The International Space Station (ISS) has a busy week ahead, with the process of relocating the PMA-3 (Pressurized Mating Adapter) beginning on Monday.
The docking port is moving from the Node 1 (Unity) portside CBM (Common Berthing Mechanism) to the Nadir port, making room for the installation of the Node 2 (Harmony) module, which will ride uphill with shuttle Discovery during October’s STS-120.
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The three member Expedition 15 crew have been given a comprehensive timeline of events, which start on Monday, carrying through the week, when the PMA will be moved by the Station’s robotic arm to its new position on Thursday.
The ISS holds a total of three PMAs – used to interconnect spacecraft and modules with different docking mechanisms. The first two PMAs arrived with the STS-88 mission, alongside the Unity module. The third was carried on shuttle Discovery during the 100th shuttle mission – STS-92.
Although PMA-3 is only a small part of the ISS, the relocation marks a major milestone, ahead of the arrival of an array of new modules that will be launched over the remainder of the shuttle program – starting with the addition of Node 2 ‘Harmony’.
The timeline of events on the ISS this week, classed as ‘detailed procedural materials for Robotics and CBM proficiency training,’ have been uplinked to the crew on the station. They included the following timeline:
‘Monday: Reconfigure Node 1 (stowage, UOP outlet for CBCS install), plus initial SSRMS (Space Station Remote Manipulator System) ops: double-walk from MBS PDGF-2 (Mobile Base System Power & Data Grapple Fixture 2) to MBS PDGF-3 and then to Lab PDGF),’ as listed in Saturday’s On Orbit Status report on L2, reports which will provide extensive coverage of the operations at the end of each ISS day next week.
‘Tuesday: Close Lab window shutter, do CBM and Robotic ops training, release SSRMS from MBS PDGF-3 and maneuver to Node nadir CBM survey position while remained based on Lab PDGF.
‘Wednesday: Prepare for PMA-3 depressurization, open Node nadir hatch latch (door being kept sealed by ~38,993 lbf), install CBCS (Centerline Berthing Camera System), ground check out both CBMs overnight.
‘Thursday: Power on CBCS, depressurize PMA-3, Clay grapple PMA-3, Fyodor unbolt PMA-3, SSRMS transfer PMA-3 to nadir CBM, SSRMS ungrapple after bolts secured, power down CBCS, re-latch Node hatch door.
‘Friday: Cleanup, reconfigure Node 1 stowage, get-ahead relocate stowage for Node 2 (Harmony) ingress during 10A (STS-120).’
STS-120, commanded by US Air Force Colonel Pam Melroy, will deliver launch package 10A, which consists of the US Node 2 ‘Harmony’ module (with four DC-to-DC Converter Unit (DDCU) racks and three Zero-g Stowage Racks (ZSR) installed), a Power and Data Grapple Fixture (PDGF) for the station’s robot arm, and a Shuttle Power Distribution Unit (SPDU).
Node 2 – which will also provide a docking port for future shuttle missions – will be the first pressurized habitable module delivered to the station since the Quest Airlock was installed in June, 2001. Also on this flight, the P6 solar arrays will be moved from the Z1 truss on top of the Unity module to its final position at the port end of the truss.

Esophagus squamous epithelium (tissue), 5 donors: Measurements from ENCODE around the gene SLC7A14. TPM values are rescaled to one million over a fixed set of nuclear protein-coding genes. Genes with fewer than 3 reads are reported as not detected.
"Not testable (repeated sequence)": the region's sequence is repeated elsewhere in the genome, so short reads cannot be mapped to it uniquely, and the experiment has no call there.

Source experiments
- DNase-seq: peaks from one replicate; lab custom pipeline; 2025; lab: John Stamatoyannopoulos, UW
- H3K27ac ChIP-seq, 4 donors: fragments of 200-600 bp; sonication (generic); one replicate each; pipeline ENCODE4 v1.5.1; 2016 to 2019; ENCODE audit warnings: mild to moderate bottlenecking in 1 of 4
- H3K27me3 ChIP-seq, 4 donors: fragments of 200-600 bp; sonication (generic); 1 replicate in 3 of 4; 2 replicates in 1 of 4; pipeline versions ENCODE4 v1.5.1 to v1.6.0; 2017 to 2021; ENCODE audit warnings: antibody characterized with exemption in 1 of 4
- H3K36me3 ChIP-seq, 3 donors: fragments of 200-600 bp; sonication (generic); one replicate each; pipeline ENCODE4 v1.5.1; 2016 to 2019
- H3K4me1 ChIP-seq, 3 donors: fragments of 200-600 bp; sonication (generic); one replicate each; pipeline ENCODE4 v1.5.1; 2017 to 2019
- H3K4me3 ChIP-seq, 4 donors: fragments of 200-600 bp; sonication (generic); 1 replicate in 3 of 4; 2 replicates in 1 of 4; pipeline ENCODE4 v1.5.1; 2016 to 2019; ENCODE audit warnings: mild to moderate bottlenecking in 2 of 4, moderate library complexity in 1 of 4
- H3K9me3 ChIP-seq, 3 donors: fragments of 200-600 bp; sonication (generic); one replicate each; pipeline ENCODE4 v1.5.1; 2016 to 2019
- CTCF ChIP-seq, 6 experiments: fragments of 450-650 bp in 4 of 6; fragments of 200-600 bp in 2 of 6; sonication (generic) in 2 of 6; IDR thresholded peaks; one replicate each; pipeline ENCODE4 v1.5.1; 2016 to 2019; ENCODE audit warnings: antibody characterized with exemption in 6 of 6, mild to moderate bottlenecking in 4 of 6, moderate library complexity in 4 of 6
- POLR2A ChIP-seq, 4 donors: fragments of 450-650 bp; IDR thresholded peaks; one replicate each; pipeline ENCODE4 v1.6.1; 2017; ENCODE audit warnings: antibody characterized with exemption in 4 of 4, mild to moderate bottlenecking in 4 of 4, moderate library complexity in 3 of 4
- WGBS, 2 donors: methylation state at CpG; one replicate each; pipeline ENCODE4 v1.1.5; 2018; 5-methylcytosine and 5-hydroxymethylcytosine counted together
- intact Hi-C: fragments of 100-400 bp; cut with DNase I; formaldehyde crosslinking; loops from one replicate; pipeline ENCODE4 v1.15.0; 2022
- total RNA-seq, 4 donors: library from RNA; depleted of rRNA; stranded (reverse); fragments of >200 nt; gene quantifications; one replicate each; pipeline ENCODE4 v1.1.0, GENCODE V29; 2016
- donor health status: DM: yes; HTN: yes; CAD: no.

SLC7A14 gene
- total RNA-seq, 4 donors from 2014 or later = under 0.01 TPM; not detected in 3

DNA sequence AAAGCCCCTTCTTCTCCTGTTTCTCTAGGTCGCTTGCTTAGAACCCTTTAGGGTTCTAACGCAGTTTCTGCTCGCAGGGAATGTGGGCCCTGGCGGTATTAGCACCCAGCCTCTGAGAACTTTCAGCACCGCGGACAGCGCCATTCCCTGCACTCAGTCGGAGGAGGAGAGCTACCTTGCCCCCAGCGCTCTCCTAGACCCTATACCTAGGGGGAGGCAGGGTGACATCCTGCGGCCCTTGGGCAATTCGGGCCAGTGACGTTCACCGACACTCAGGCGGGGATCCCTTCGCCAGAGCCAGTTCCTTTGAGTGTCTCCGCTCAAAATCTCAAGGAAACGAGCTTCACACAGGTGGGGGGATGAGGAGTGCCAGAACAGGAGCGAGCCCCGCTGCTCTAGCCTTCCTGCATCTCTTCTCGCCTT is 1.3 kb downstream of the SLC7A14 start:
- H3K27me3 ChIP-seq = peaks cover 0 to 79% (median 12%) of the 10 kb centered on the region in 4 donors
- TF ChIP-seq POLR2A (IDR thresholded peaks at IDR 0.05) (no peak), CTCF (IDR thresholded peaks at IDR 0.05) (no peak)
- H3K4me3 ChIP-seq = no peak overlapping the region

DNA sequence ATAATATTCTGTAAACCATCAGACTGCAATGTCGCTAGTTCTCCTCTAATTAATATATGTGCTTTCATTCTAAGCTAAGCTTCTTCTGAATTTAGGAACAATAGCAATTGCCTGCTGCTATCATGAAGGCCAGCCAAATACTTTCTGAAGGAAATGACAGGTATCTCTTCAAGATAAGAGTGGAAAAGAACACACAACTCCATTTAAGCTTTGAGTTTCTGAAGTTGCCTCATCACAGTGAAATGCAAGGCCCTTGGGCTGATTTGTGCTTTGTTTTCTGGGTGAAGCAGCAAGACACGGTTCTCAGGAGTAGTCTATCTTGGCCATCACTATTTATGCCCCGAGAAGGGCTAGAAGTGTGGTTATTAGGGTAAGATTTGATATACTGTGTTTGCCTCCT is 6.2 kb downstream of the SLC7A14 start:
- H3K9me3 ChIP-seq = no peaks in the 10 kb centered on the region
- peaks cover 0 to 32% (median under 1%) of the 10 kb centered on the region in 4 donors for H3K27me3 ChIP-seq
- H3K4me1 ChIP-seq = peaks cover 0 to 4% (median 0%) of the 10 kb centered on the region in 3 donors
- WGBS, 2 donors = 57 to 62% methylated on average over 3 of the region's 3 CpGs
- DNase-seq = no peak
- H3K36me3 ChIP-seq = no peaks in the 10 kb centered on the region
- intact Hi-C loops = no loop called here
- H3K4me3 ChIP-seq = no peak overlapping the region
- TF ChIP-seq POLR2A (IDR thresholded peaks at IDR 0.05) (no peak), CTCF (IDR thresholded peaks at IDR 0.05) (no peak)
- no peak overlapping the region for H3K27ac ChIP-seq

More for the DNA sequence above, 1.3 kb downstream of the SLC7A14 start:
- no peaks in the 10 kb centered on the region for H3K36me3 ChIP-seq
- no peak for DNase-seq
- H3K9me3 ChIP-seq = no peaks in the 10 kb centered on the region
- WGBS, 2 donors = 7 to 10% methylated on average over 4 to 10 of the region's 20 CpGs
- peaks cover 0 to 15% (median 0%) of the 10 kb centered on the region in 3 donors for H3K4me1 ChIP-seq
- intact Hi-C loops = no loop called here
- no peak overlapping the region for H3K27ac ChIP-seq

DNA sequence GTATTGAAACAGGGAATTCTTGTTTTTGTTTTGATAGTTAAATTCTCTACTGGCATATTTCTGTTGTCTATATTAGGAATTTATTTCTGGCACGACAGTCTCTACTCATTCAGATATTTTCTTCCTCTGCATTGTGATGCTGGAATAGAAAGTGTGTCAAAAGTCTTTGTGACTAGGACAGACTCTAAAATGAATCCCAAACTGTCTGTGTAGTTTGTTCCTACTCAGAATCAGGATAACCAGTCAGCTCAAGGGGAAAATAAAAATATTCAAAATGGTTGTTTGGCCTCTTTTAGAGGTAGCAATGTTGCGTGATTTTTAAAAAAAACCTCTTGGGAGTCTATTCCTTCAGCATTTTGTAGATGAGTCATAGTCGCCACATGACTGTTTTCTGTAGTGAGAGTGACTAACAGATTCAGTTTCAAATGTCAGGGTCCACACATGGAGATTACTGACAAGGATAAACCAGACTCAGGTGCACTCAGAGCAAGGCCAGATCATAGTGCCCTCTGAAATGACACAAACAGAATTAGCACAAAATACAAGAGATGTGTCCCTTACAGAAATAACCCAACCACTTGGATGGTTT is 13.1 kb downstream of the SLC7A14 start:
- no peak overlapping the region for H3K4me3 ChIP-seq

Once Discovery arrives at the ISS at the end of October, the station’s arm will transfer Harmony to the port dock of Unity. Three ISS EVA’s will be carried out after STS-120, relocating Harmony once again, this time to the forward dock of the Destiny laboratory.
Meanwhile, it’s already been a busy few days onboard the ISS, with various troubleshooting and testing being added to the daily schedule of experiments and housekeeping on board the orbital outpost.
Elements noted range from what is being described as a ‘GPS-1 Failure’ on the ISS, preparations for the belated maiden voyage of the European cargo transport, the ATV, next year, and the discovery of a Russian part that is out of spec.
‘GPS-1 Failure: Ground specialists at MCC-Houston are investigating yesterday’s failure of SIGI-1 (Space Integrated Global Positioning Satellite/Inertial Navigation Systems 1) resulting in loss of redundancy for vehicle state vector updates, but other sources of state determination (GPS-2 & Russian data) are available,’ added Saturday’s On Orbit Status report. ‘Failure signatures indicated a timing issue that has occurred before.
‘ASN Testing: On Monday, TsUP/Moscow will begin two-week testing of the Russian Satellite Navigation Equipment (ASN), with data download to Laptop 3 for ground access via RGS (Russian Ground Site) passes.
‘This is in preparation for the arrival of the European ATV-1 (Automated Transfer Vehicle 1), currently planned for early March 2008, which requires ASN for proximity operations and docking approach to the SM (Service Module) aft end.
‘VOA Maintenance Update: During yesterday’s (Friday) OMI (On-orbit Maintenance Item) change-out on the CHeCS VOA (Volatile Organics Analyzer), NASA’s Clay Anderson discovered that the new Progress 26P-delivered inlet nozzle filter has the wrong dimension for fitting on the inlet nozzle.
‘Following ground advice, Clay reinstalled the old filter (certified lifetime expired on 7/24/07 but still OK). The VOA Maintenance was erroneously reported yesterday as having proceeded without issues.’
L2 members: All documentation – from which the above article has quoted snippets – is available in full in the related L2 sections, updated live.
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